Prerequisites: BIOL 3200K, CHEM 1212K.
Corequisites: CHEM 2211K.
BIOL 3500K. Ecology. 3-3-4 Units.
A study of the interrelationships of organisms with their physical and biological environment. Topics include an exploration of adaptations, population structure and dynamics, organization and classification of communities, and nutrient and energy flows in ecosystems.(S)
Prerequisites: BIOL 1108K, CHEM 1211K.
BIOL 3510K. Plant Biology. 3-3-4 Units.
BIOL 3520K. Invertebrate Zoology. 3-3-4 Units.
An in depth examination of the taxonomy, morphology, physiology, and evolution of the more common invertebrate phyla. A study of the distribution and interspecific relationships among invertebrates and other forms of life.(F)
Prerequisites: BIOL 1108K.
BIOL 3550. Conservation Biology. 3-0-3 Units.
An in depth study of the biological aspects of environmental crises and how principles from major areas in biology can provide solutions to the conservation of species and ecosystems. Major topics will include population ecology, population genetics, and community ecology. Because of the interdisciplinary nature of conservation we will discuss the social and political aspects of the field. Supplemental readings will come from primary literature. A semester long project which requires developing a management plan for a novel environmental problem is required(S)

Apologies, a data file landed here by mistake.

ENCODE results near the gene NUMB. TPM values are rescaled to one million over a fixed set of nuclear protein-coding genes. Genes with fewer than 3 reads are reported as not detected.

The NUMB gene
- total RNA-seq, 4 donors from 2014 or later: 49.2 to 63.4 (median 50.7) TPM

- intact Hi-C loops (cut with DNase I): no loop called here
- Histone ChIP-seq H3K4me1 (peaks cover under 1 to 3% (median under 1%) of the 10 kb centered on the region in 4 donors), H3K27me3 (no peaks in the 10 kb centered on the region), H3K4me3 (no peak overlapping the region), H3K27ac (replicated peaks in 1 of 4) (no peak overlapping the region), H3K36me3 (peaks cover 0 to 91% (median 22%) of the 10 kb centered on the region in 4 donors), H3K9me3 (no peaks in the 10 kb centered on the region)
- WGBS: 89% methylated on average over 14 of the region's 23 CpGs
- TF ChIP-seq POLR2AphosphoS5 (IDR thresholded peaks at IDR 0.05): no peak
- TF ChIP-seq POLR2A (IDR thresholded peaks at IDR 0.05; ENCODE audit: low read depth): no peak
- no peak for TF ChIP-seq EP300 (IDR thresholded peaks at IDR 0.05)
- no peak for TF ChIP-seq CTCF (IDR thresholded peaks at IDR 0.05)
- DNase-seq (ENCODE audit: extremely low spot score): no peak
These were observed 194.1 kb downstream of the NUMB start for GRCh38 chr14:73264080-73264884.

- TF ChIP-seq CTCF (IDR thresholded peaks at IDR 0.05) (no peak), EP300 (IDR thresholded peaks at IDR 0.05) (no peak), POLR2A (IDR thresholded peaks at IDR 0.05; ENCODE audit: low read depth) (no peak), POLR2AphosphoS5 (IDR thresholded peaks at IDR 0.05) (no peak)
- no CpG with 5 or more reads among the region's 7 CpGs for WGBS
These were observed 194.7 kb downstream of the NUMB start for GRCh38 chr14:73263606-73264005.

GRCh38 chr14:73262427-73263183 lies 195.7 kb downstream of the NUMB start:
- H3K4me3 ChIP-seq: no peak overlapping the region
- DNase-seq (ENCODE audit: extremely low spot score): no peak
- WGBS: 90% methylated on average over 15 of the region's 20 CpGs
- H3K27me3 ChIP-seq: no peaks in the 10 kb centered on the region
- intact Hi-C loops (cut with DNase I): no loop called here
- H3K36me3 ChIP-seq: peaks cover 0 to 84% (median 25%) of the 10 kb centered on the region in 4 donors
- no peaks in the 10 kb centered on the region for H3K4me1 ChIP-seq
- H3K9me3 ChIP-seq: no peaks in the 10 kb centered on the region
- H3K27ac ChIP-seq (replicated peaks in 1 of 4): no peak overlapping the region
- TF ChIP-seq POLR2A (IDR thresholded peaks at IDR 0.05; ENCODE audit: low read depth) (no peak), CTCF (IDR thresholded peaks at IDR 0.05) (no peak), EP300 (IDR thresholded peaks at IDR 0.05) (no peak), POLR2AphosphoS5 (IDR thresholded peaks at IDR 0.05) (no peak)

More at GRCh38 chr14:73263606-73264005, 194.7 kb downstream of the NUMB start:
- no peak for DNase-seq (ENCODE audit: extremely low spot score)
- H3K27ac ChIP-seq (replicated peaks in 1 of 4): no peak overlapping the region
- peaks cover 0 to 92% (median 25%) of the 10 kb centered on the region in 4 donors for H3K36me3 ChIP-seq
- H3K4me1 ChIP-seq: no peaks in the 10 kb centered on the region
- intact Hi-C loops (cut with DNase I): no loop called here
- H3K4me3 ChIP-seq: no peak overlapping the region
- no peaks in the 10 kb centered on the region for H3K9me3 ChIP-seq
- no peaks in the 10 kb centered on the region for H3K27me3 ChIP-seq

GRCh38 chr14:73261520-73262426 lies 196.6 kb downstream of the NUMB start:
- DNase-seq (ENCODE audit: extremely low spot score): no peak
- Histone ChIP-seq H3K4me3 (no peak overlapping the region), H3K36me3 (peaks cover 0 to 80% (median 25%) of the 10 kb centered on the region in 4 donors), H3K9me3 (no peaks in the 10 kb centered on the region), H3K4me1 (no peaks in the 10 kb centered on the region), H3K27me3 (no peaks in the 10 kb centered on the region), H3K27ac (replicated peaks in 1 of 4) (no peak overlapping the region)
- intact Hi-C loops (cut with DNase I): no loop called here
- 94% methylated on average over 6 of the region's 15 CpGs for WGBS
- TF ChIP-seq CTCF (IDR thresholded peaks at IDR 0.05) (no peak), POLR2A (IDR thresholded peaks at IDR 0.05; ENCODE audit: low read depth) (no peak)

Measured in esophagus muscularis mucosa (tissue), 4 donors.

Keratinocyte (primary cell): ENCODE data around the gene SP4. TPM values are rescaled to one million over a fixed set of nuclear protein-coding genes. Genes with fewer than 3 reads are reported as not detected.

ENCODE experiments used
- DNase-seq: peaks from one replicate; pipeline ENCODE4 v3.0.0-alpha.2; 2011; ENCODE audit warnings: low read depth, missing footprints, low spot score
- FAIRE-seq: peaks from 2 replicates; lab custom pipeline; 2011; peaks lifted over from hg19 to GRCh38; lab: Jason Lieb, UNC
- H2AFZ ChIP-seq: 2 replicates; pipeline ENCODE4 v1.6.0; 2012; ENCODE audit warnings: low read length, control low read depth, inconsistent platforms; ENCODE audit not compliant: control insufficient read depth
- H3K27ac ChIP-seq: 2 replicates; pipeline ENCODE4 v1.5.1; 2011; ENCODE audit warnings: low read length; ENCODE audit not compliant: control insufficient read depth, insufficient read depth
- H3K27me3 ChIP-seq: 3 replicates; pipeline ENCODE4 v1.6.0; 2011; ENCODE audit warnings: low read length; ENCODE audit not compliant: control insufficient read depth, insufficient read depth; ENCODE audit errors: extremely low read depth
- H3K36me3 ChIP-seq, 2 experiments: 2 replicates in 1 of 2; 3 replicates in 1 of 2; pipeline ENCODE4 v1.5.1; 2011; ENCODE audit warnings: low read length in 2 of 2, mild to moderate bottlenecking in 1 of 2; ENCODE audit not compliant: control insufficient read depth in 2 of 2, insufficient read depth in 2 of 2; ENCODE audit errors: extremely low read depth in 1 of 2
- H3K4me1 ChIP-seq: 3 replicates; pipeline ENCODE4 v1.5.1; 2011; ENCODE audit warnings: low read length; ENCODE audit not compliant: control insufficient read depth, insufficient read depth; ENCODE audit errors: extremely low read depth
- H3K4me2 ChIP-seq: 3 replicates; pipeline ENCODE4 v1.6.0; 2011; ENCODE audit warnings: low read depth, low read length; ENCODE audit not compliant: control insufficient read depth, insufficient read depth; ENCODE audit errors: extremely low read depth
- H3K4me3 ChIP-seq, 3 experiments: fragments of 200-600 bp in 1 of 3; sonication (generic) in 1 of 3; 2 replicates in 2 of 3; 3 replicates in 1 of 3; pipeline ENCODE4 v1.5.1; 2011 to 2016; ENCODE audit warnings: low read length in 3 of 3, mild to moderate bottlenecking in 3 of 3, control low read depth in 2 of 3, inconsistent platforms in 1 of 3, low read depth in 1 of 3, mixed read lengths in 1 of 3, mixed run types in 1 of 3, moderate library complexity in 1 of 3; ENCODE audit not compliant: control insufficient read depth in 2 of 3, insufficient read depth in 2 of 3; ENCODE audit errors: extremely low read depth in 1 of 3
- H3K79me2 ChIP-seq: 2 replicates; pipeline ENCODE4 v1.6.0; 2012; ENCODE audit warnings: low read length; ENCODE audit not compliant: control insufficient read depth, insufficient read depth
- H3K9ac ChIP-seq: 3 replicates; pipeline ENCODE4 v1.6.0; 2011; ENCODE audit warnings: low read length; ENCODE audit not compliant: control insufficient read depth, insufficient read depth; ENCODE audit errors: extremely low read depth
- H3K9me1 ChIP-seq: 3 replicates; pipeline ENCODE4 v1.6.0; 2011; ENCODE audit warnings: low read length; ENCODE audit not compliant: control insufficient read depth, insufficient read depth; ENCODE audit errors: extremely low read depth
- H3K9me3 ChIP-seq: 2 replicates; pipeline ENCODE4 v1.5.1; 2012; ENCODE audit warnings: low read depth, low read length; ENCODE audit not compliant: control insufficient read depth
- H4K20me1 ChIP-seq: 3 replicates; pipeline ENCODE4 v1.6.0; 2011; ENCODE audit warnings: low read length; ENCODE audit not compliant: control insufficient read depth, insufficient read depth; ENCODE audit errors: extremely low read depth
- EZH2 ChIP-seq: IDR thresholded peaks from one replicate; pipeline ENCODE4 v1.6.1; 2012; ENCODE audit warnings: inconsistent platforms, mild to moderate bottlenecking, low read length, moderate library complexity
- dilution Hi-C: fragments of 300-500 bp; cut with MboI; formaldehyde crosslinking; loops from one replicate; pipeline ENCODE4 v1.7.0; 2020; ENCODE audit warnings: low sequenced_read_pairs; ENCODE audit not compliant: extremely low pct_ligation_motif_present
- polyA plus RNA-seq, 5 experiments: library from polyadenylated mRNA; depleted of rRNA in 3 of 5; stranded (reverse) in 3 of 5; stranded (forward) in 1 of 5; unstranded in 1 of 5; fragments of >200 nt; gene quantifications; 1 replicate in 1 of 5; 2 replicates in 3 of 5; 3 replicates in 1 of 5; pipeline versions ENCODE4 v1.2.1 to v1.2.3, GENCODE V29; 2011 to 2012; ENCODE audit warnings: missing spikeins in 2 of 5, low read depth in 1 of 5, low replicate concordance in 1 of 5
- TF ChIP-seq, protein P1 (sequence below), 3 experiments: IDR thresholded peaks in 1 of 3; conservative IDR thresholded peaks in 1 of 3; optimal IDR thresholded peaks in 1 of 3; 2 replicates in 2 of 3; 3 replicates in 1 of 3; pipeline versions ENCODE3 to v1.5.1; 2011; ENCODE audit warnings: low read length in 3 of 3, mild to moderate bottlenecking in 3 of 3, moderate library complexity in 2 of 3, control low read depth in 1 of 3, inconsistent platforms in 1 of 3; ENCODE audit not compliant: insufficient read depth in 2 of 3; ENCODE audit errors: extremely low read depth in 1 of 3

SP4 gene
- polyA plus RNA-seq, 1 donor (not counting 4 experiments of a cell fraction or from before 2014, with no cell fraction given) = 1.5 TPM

BIOL 3600. Ornithology. 3-3-4 Units.
Birds have been the subjects of scientific investigation for centuries, and research on birds has contributed much to our modern understanding of morphology, physiology, behavior, ecology, evolution, and global change. The purpose of this course is to investigate these myriad but interrelated topics with birds as our focus in both lecture and laboratory settings. The course will involve hands-on learning of ornithology using traditional lecture and lab activities along with experimental design and research.
BIOL 3900. Readings in Biology. 2-0-2 Units.
Independent in-depth study of the literature within a topic of current research in Biology. (F,S,M) Prerequisite: 12 hours of 3000/4000 level Biology and approval of a faculty supervisor and Chair of Department of Natural Sciences required before registration
BIOL 4000. Senior Seminar. 2-0-2 Units.
Survey of various topics, especially highlighting the interdisciplinary nature of biology.(F,S)
Prerequisites: 19 hours of 3000/4000 level Biology.
BIOL 4100. Immunology. 3-0-3 Units.
Provides an introduction to the cellular and molecular basis of the immune response, which includes antigen presentation, immunogenetics, effector mechanisms, and medical immunology(F)
BIOL 4250. Evolution. 3-0-3 Units.
A study of the principles of evolutionary biology including discussions of natural selection, adaptation, population genetics, speciation, and phylogeny reconstruction, and the distribution, abundance and adaptations of living organisms as mediated by the environment and natural selection.(F)
Prerequisites: BIOL 3400K, CHEM 1212K.
BIOL 4250K. Evolution & Diversity of Life. 3-3-4 Units.